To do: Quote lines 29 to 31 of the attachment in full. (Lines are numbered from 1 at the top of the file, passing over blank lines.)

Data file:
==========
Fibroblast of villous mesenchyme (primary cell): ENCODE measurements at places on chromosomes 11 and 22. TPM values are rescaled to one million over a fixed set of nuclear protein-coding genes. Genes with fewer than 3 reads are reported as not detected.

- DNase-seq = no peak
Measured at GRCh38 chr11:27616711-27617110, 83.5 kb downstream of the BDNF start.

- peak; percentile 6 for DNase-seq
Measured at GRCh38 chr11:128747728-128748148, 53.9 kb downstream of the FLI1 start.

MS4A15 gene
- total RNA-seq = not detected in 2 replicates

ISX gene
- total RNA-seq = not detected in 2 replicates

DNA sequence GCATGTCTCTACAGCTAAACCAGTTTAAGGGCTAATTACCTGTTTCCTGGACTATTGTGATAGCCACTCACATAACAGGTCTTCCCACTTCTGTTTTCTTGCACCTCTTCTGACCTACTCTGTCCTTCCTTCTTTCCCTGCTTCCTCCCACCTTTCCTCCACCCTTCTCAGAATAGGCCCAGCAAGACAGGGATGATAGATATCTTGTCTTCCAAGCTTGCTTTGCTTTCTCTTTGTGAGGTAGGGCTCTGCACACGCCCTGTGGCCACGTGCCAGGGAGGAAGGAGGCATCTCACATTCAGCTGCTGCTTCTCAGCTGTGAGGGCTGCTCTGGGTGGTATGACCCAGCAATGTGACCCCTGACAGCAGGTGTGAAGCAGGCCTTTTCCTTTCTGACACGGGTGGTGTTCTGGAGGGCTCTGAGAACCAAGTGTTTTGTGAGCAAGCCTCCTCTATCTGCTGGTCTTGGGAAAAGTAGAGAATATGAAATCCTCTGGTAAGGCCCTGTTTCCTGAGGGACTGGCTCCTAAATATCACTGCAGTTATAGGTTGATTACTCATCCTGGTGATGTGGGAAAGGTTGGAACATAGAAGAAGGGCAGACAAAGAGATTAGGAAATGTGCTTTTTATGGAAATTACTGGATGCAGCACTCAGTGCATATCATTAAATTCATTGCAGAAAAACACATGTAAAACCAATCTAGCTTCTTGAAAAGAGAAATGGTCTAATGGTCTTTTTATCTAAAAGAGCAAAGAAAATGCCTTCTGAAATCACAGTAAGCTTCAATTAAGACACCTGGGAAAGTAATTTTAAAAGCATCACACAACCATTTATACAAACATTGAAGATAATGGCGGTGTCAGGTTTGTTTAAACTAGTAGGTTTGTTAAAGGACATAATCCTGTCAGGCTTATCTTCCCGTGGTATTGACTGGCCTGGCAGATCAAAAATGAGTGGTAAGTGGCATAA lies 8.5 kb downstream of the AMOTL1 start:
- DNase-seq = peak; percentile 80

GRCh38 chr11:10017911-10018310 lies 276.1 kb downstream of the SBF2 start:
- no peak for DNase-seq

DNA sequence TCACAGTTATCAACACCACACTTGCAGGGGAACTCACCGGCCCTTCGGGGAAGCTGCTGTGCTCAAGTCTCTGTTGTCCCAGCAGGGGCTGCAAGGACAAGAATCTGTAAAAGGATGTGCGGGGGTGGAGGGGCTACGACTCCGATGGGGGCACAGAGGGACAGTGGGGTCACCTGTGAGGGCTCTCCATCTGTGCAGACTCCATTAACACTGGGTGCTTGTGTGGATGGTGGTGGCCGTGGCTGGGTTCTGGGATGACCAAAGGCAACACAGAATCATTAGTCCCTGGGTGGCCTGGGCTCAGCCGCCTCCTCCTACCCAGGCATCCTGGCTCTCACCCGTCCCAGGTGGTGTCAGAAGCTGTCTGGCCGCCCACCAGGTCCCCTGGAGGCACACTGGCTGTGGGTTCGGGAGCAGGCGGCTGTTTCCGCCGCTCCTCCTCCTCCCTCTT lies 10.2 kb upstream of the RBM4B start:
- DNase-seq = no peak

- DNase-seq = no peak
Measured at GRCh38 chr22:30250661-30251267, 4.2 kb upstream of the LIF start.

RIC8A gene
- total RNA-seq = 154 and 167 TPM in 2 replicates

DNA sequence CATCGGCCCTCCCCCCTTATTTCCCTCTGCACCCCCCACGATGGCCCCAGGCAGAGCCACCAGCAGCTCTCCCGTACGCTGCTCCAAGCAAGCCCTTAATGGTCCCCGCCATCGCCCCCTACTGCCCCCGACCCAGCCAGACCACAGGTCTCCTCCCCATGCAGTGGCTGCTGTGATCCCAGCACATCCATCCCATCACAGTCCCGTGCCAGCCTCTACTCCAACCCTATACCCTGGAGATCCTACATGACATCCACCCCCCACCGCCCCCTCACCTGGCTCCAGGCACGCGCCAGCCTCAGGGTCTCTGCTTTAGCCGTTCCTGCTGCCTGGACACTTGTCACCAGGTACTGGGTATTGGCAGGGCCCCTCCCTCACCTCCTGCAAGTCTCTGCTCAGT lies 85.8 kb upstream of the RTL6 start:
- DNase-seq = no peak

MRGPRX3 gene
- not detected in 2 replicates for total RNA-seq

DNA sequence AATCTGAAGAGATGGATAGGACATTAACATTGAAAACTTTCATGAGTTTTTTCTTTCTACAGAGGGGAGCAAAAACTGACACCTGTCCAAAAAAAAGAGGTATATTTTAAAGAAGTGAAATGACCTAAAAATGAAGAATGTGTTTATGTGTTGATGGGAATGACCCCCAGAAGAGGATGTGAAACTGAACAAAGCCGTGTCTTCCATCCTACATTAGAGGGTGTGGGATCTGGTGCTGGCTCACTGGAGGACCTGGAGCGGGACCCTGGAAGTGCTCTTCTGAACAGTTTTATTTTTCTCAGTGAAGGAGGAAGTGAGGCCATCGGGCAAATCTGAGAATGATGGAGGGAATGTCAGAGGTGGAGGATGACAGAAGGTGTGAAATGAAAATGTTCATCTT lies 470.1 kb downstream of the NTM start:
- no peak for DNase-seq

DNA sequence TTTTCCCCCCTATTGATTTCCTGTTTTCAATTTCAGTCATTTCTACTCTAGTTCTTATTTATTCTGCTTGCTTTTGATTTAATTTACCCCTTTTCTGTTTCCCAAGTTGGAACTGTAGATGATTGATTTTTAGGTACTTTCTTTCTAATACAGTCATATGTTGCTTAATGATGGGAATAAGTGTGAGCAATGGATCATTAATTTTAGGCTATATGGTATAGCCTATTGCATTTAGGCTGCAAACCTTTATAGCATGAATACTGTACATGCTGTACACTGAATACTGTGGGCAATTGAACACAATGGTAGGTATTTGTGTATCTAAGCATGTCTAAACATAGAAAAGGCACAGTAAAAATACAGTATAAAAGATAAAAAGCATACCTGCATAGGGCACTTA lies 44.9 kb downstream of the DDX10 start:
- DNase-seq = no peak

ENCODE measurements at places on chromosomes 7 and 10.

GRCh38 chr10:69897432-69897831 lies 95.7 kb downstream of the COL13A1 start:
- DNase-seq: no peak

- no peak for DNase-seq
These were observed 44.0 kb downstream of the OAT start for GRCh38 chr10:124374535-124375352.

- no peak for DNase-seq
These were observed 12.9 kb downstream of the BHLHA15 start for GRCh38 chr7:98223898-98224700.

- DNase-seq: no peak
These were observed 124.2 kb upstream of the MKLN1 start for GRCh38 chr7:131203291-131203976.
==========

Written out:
GRCh38 chr10:69897432-69897831 lies 95.7 kb downstream of the COL13A1 start:
- DNase-seq: no peak

- no peak for DNase-seq